How bad are we talking about this, this problem of choosing passwords and managing them properly more than 750 thousands of accounts in that data breach simply had their user's passwords set to the string. 1, 2, 3, 4, 5, 6, almost a million of the accounts on LinkedIn. Use that as a password, almost two thousands of the accounts set their password to literally the word LinkedIn, to slog, to log in for their account. That's it, that's all you had to know to log in on their behalf. So what can we say more about this as cybersecurity experts? Bruce narrows said in his book secrets and lies, humans are often representing the weakest link in the chain. A term coin does Lena says low back in 1999, by every claimant in his work, they can take roll. And the beds are shifting us towards a different story and perspective of open source security and the open source ACA system.
In this book, in this article, he explored the differences between software development as executed within open source movement, this organized and that of enterprise as formally organized companies. And Eric stated that given a large enough number of developers and users of a software such as is common with open source communities, software floats will be quick to detect. And I ask you, is this always the case in January, 2021? It was discovered a pseudo at common utility installed in many of distributions has a security vulnerability existing for years, their studio application specifically any underprivileged user can now gain root access just based on the default pseudo configuration. What is so daunting about this vulnerability was that it was hiding in plain sight for a decade, for 10, whole years. It was just hiding there until someone found it. So we reached a point where we take open source for granted.
Open source registries are open in their nature and allow developers to openly push their packages to them. We have come accustomed to opening an issue in a project source code repository, asking for help asking for a feature. But what happens when maintainers pulled the rug off of our fits and start maintaining a library or worse, completely remove a library altogether from the registry. This is exactly what happened in 2016, when a maintainer pooled tenants of their open source packages from NPM. One of them was that pivotal package in the ecosystem and failing to download it now resulted in a widespread breakage of CEI and installed processes all over at the very least. This incident showed us two things. First, the weakness in how businesses failed to manage their open store software in a responsible way. And secondly, how registries did not even foresee this as a problem, they weren't, they're not designed to handle these kind of circumstances of maintainer pulling after libraries from a registry.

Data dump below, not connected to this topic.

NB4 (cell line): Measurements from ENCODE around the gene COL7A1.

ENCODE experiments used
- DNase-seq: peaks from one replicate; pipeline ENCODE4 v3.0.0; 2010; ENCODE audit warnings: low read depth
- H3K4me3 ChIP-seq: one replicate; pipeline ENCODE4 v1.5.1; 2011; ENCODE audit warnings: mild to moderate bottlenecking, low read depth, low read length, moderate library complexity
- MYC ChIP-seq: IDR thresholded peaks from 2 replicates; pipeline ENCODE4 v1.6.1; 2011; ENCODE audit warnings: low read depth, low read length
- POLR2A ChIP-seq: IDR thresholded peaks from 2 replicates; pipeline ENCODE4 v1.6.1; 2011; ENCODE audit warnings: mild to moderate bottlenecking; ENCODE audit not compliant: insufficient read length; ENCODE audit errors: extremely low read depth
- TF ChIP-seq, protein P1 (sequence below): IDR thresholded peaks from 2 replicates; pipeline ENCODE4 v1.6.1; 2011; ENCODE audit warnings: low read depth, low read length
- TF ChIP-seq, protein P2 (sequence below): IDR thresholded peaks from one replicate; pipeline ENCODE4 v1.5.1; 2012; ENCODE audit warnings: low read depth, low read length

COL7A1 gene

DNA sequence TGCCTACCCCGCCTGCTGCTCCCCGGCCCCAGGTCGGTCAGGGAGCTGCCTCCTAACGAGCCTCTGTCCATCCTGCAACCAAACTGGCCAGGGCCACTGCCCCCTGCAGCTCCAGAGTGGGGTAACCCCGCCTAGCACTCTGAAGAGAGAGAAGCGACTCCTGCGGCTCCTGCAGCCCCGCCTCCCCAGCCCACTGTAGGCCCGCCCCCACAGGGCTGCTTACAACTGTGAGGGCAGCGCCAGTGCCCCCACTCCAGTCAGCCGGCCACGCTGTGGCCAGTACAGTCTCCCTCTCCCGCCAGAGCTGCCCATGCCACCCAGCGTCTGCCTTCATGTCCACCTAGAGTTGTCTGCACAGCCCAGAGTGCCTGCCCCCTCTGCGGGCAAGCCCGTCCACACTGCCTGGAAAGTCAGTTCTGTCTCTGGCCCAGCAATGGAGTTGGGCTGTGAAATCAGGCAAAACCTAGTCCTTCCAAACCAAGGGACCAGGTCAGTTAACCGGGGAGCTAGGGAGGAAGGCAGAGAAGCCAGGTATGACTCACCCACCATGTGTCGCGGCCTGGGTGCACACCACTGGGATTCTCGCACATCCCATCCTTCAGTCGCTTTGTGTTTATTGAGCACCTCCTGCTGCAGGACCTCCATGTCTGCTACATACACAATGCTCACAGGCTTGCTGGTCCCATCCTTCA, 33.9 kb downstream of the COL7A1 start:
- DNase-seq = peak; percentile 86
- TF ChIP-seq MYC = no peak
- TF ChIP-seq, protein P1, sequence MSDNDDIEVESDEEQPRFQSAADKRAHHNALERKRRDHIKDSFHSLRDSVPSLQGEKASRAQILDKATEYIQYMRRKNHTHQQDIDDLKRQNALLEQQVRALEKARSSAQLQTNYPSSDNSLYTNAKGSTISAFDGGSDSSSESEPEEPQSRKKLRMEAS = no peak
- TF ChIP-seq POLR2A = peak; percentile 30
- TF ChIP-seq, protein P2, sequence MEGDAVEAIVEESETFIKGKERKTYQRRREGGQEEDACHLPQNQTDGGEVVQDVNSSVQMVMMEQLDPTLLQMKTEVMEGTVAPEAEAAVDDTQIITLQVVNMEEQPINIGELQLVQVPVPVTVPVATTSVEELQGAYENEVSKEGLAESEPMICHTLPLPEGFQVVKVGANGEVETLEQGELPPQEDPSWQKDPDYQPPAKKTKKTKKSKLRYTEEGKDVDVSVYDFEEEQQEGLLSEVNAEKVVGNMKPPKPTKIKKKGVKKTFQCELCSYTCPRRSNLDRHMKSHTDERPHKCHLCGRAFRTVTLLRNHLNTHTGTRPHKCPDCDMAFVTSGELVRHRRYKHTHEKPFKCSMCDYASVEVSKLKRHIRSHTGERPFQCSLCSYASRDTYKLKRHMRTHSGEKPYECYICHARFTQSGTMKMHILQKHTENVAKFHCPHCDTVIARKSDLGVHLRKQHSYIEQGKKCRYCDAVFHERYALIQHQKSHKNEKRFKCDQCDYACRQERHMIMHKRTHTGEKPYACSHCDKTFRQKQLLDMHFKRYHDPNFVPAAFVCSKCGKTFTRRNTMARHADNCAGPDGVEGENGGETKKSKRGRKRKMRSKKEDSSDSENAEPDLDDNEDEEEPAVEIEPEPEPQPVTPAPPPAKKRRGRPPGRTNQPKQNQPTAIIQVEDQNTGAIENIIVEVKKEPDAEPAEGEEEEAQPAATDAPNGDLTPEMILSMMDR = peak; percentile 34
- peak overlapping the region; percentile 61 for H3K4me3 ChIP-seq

Now to further show us how attackers can harness this open source ecosystem and registries and package managers into their own advantage. Alex, Pershant published his research in February, 2021 about how he exploited design flaws in package managers, registries, and human error to infiltrate into corporations such as apple, Microsoft, and others. So I would like to leave you off with the following questions to ponder upon. Are we going to have less or more software in the future? Are we going to use less or more open source software specifically? And who do you trust? I am Lauren tele developer advocate at sneak a where we build a security platform to help developers build securely with the open source software. Thank you all for joining my doc.